Wednesday, May 31, 2006

 

Will the Internet destroy Fleet St?

I was hoping to post on PMQs and watch Prezza standing in for Tony until I discovered it's the Whitsun Recess. So instead, I became intrigued by the Guardian's leader which addresses the subject of what the internet might do to the newspaper industry. Already, in 2006, we learn, the web takes a bigger share of advertising sales than the press. And the future trajectories of the percentages are likely to continue in opposite directions. To make the prognosis worse for Fleet St, newspaper sales have been in decline for the last couple of decades and young people are not gaining the habit: households containing people under 30, currently spend only 80p a week on papers: that's about one paper bought a week. No wonder political literacy is so low.

So are newspapers likely to be a thing of the past in a few decades time? Could be, but I wonder. Whenever a new medium emerges predictions of how it will clear the field are made and then somehow don't happen. For example:

a) that televsion would destroy the cinema whilst they both flourish and have even managed a simbiotic relationship.

b)In the nineties I once quoted in a textbook chapter on the media a prediction from a Sunday that newspapers written on paper would soon be replaced by a fine plastic reusable tissue which would be 'filled' each day via the internet. I deleted the quote for the next edition and I'm still waiting.

But let's suppose the number of titles decline and old fogies like myself, presumably by then in my nursing home, have to shell out a huge wedge of my pension just to sit in my bathchair and read my daily Guardian or Times? What impact will this decline have on the print media? I can only begin to speculate but:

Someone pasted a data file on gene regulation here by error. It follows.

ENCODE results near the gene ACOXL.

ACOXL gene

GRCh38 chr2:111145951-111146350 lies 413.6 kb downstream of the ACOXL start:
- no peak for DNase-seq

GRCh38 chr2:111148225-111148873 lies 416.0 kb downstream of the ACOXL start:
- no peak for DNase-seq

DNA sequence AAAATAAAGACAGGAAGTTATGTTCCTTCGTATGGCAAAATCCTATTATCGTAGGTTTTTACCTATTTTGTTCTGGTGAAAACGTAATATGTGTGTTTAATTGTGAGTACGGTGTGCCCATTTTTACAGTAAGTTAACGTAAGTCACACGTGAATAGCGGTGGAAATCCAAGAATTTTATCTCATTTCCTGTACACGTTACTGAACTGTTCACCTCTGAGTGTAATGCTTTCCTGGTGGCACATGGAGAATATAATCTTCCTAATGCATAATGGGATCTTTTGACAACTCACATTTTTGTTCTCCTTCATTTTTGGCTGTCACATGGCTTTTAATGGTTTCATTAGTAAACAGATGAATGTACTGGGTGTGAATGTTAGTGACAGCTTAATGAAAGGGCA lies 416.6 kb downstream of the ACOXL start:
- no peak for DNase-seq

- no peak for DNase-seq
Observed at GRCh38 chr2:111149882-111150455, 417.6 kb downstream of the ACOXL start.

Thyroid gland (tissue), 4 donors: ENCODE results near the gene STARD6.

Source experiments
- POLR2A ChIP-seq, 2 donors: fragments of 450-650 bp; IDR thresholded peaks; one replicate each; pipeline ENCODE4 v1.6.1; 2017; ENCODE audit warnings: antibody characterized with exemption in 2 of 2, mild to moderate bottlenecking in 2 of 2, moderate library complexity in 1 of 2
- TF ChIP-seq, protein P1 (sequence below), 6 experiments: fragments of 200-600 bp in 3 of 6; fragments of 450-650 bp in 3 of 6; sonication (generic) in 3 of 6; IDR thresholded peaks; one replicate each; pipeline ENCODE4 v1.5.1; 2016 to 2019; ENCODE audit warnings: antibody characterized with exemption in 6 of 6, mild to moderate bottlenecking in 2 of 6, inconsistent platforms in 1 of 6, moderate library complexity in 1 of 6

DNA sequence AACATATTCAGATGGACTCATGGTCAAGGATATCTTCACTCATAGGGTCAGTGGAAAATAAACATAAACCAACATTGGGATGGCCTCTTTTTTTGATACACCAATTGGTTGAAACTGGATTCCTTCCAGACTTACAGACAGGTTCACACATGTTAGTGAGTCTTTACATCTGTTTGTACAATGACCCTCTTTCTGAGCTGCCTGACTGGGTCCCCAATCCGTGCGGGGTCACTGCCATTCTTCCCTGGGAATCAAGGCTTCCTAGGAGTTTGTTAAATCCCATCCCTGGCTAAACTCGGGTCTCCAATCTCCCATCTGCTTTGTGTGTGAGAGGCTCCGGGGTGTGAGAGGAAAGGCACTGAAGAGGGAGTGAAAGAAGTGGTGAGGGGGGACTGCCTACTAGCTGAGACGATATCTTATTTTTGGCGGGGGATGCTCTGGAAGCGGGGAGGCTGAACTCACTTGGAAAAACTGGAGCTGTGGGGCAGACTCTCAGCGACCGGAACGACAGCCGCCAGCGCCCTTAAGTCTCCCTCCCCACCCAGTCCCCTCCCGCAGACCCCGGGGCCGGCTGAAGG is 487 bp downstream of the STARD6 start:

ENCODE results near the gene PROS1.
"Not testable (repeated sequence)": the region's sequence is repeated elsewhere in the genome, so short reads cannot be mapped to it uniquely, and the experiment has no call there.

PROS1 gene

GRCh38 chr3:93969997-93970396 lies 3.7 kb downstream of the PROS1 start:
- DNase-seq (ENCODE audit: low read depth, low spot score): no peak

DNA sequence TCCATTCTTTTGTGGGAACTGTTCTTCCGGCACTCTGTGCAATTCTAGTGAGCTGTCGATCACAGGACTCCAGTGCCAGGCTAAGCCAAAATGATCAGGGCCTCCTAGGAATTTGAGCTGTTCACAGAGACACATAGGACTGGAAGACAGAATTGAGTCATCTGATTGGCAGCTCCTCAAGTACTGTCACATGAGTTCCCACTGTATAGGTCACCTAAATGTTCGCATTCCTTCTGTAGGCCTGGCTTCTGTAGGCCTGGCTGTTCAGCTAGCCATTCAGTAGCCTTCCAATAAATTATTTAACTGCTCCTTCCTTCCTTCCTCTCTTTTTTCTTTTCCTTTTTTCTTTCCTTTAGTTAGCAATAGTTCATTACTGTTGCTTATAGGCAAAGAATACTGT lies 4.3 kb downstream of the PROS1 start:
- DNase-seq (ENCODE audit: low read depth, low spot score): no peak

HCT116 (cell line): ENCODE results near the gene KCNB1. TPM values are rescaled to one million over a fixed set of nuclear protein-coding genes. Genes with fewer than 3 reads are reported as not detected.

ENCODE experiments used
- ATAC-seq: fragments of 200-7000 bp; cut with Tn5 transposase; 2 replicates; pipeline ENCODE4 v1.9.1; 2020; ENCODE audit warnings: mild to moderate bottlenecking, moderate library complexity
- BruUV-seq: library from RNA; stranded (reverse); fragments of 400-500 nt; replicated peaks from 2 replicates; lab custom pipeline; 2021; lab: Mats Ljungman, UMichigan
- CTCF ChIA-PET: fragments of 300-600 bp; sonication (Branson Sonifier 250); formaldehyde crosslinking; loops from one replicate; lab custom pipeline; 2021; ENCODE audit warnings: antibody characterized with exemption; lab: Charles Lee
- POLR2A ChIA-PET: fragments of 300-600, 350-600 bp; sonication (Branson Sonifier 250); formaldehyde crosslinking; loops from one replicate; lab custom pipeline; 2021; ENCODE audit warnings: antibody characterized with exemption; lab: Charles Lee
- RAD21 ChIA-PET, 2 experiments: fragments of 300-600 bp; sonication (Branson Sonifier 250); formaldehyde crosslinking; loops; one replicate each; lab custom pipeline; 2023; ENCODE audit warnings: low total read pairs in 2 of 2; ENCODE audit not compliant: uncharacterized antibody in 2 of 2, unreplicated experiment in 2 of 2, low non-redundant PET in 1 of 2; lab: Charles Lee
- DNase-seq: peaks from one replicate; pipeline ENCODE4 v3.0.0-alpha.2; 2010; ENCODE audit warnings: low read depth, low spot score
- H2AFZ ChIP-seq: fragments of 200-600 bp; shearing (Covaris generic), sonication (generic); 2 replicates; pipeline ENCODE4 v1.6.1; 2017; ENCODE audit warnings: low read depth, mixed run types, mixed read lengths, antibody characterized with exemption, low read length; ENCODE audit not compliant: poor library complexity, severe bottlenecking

i) so much of this will be conditional on what type of transmission vehicle emerges as dominant and here we're in the hands of technological advances. Maybe that refillable plastic will finally make its debut, or a super mobile phone or a smaller, cuter form of web accessing lap-top. Your scinece fiction guess is as good as mine.

ii) parties and politicians will all be creating easily accessible websites and super blogs with myriad features, many of them interactive. Maybe IT skills rather than televisual ones will be added to the must-have requirements for the aspiring politico.

iii) it might cool down the thrust to print scandal as looking at the pictures and reading Tracey Temple's diary onscreen, I'm guessing, would be less enticing than via the Street of Shame's traditional red-top scandal sheet; though eventually, if the taste for celebrity scandal continues, it's unlikely to make much difference.

iv) certainly political information will become more easily accessible; the key imponderable is whether voters, particularly young voters bother to do the accessing bit.

Comments:
My advice is to avoid making predictions; especially about the future......
 
In respect of my predictions Hughesey, you must be right.
 
Surely our economy is premised on such predictions; particularly with regard to the City.
 
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